Nine Tips for Developing a Data Map
In the maze of modern electronic discovery through which in-house counsel and IT departments must travel, data maps offer much needed direction. A data map, as the name implies, is a representation of where a corporation’s data is stored across all of its various repositories—from email inboxes to archived tape storage.
While much of the e-discovery focus is on cutting costs with tools such as Attenex Patterns, data maps can also help to reduce costs and provide strategic advantage, such as enabling teams to place or lift litigation holds or reduce the potential exposure to sanctions. In fact, data maps can empower legal teams to better negotiate with opposing counsel or judges in limiting production based on the burdensome or costly nature of accessing certain types of electronically stored information (ESI). This level of preparation could even force the requesting party to pay for its access.
So how can companies get started developing their own data map? Here are nine tips from a lawyer experienced in e-discovery:
1. Start now. Federal judges are becoming more highly attuned to issues associated with ESI as a consequence of changes to the Federal Rules of Civil Procedure (FRCP) and coordinated efforts to educate the bar and the bench about ESI, including the Sedona Conference Working Group on Best Practices for Electronic Document Retention and Production. There is little patience on the bench for outside counsel or litigants who cannot comply with now established rules, and no one wants to be made an example of non-compliance.
2. Diversify the mapmaking team. Before reviewing a single line of data, create an internal team that includes representatives from the general counsel’s office, records, IT, human resources, finance and accounting. The latter individual(s) will have numbers related to potential damages, as well as compliance information for Sarbanes-Oxley and other regulatory compliance regimes.
This entire team must understand the internal records retention policy and have the ability to modify it as necessary. This should include an appreciation for the computer systems, type of email program (e.g., Lotus Notes or Outlook), the location of the servers, the timing of destruction and backup tape or server protocols (e.g., storage locations and business units to which they relate).
3. Document the software and systems. They should incorporate records and content management software, as well as the storage platforms on which data is housed. Cartographers should apply a similar practice to file and email servers, PCs and laptops, portable drives, PDAs and even cellular phones, if that level of granularity is practical and desired.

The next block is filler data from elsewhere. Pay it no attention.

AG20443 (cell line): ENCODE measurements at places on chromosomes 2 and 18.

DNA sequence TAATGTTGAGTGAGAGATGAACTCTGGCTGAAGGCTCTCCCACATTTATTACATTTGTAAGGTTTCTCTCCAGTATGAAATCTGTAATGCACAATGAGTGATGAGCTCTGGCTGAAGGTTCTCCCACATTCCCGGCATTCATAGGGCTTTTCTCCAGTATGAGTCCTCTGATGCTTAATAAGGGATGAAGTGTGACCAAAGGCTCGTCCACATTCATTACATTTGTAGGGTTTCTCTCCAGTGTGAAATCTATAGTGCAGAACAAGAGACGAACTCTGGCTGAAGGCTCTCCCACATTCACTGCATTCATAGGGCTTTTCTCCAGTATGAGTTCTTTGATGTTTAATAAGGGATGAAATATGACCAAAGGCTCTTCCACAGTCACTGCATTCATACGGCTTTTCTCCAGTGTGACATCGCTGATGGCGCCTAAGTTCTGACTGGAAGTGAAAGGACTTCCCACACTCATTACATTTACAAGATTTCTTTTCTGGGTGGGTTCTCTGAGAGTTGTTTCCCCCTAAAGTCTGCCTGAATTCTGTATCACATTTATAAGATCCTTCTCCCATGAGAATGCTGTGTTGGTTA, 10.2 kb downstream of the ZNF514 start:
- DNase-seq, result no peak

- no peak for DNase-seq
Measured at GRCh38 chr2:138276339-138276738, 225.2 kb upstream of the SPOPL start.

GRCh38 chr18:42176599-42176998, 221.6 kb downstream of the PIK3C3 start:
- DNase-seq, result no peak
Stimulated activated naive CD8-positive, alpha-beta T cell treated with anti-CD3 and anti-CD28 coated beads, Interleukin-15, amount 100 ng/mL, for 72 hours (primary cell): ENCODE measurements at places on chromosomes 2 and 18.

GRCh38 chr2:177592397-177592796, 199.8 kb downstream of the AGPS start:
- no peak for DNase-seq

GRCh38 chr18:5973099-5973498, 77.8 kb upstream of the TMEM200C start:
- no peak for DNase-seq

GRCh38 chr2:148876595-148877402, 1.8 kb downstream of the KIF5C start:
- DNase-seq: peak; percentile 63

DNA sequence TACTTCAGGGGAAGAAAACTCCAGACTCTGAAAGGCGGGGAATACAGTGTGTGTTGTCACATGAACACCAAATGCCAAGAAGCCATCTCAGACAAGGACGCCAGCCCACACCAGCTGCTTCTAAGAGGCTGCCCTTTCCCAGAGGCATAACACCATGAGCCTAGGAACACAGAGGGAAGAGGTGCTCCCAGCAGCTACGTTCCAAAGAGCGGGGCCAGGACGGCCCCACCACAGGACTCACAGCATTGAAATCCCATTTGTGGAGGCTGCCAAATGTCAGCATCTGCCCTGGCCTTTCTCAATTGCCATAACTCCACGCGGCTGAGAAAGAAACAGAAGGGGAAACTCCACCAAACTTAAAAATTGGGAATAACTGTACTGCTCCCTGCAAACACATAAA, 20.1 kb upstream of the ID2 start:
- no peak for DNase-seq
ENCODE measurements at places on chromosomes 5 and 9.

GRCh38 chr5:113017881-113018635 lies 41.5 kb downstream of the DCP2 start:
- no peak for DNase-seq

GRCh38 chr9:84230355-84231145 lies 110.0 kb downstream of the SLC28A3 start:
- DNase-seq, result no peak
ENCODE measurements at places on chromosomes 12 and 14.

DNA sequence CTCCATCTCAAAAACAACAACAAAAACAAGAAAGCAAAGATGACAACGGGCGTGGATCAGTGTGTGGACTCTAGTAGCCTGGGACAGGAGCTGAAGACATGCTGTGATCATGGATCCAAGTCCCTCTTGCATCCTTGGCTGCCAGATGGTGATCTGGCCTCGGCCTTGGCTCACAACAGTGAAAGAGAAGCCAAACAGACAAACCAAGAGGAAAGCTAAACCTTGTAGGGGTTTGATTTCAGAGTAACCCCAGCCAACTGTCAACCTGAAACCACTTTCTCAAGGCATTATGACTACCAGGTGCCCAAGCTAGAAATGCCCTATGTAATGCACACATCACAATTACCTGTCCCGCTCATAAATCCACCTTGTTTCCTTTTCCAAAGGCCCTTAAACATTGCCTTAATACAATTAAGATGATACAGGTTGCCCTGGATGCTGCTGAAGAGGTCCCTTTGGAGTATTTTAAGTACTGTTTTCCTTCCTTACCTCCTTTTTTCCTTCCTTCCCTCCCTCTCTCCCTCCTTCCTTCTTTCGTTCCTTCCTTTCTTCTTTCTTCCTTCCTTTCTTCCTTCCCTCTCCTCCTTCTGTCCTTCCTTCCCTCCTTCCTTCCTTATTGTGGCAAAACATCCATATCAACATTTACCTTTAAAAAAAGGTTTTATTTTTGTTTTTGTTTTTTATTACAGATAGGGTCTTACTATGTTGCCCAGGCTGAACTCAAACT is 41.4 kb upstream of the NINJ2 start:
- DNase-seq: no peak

4. Compare retention policies with retention practices. Map guides should highlight discrepancies between reality and procedure, and then suggest options for bringing the two into compliance. Since mapping is effectively the creation of a catalog, the contents will be unique to each specific organization. As such, no single standard can satisfy all operations and customization is necessary.
5. Describe records by business unit. As the complexity of a particular map grows, the clarity in its component parts will be essential. Accordingly, those that describe material by the area in which they were made and are kept will make collection and review much easier.
6. Define the need. For each item, determine whether there is an existing legal, business or other reason to maintain certain records. If not, add them to a uniform data destruction plan. Take caution, however, as certain organizations may need to maintain particular contracts through the term of any applicable statute of limitation, or have other fact-specific retention needs. This will often require weighing the advantages of uniformity over document-specific retention.
7. Assess accessibility. Under the FRCP’s two-tiered standard for production of data based on its relative accessibility, a party may not have to produce information that is not reasonably accessible due to the source, such as that found in backup tapes or maintained in legacy programs on older systems, because of upgrades.
For less active data, document the costs associated with accessing this type of information including restoration and any necessary equipment purchases. If deleted material may be relevant to litigation, perform the same calculation for deleted material that can potentially be restored. Determine whether the company uses file-recovery programs that hide deleted files or retain them outside specified arrangements. Log files and Internet histories may contain valuable legacy data and metadata. This could be a source for negotiation and offer some leverage in discussions with opposing counsel.
8. Customize the format. The map itself can be a simple list, a graphical depiction, or a combination of both. The format depends on the complexity of the material at issue. Graphical depictions may include a narrative for ease of reference. The only caveat is to avoid complex data maps, which confuse the reviewer. It must be comprehensive enough to educate outside counsel on internal issues, but simple enough to persuade a judge to make a certain ruling. Judges are now fluently speaking this language at the federal level and states are starting to rely on federal precedent and develop their own as well.
9. Keep the data map updated. If there is a change in the focus or control of the business, the data map should immediately reflect this development. It needs to be dynamic and updated regularly. If one hands an adversary a data map based on a 10-year-old record retention policy, there are certain to be questions about the validity of claims related to the availability of documentation.